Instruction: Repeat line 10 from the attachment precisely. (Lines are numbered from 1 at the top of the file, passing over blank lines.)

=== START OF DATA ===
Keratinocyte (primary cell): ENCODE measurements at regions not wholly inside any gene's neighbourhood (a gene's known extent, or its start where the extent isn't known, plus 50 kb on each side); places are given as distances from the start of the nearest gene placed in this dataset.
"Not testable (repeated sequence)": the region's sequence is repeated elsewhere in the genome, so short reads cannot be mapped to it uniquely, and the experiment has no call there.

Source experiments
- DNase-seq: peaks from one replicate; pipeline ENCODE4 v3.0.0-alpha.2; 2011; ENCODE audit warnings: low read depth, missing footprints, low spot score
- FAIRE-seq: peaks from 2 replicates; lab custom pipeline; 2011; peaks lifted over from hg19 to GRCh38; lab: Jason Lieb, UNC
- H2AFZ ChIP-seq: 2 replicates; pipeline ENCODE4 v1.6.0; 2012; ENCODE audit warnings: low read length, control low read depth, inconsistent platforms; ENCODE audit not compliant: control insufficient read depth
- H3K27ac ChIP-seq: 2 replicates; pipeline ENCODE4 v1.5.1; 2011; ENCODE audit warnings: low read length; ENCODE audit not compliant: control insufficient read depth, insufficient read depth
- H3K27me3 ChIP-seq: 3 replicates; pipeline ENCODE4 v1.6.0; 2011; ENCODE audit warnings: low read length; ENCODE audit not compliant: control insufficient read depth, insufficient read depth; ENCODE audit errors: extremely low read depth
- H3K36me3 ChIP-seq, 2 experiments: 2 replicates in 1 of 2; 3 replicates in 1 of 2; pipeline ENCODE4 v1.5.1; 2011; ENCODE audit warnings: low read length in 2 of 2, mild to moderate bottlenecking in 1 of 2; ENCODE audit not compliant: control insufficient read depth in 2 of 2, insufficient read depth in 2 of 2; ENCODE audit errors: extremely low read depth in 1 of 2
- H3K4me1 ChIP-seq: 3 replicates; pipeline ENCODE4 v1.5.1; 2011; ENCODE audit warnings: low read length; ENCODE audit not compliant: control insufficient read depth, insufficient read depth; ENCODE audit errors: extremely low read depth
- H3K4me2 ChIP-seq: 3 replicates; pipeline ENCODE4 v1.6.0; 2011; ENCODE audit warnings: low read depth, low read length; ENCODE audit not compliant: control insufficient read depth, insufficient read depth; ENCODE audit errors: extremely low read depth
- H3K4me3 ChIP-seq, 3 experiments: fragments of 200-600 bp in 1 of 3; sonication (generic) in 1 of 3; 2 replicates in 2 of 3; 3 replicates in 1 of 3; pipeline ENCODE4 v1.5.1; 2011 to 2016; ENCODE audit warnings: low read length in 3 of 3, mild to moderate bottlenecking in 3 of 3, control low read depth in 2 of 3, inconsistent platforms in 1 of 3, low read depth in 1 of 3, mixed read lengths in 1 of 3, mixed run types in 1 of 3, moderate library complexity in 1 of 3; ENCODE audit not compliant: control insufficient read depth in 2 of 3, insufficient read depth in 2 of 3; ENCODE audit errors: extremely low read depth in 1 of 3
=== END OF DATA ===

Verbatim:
- H3K4me1 ChIP-seq: 3 replicates; pipeline ENCODE4 v1.5.1; 2011; ENCODE audit warnings: low read length; ENCODE audit not compliant: control insufficient read depth, insufficient read depth; ENCODE audit errors: extremely low read depth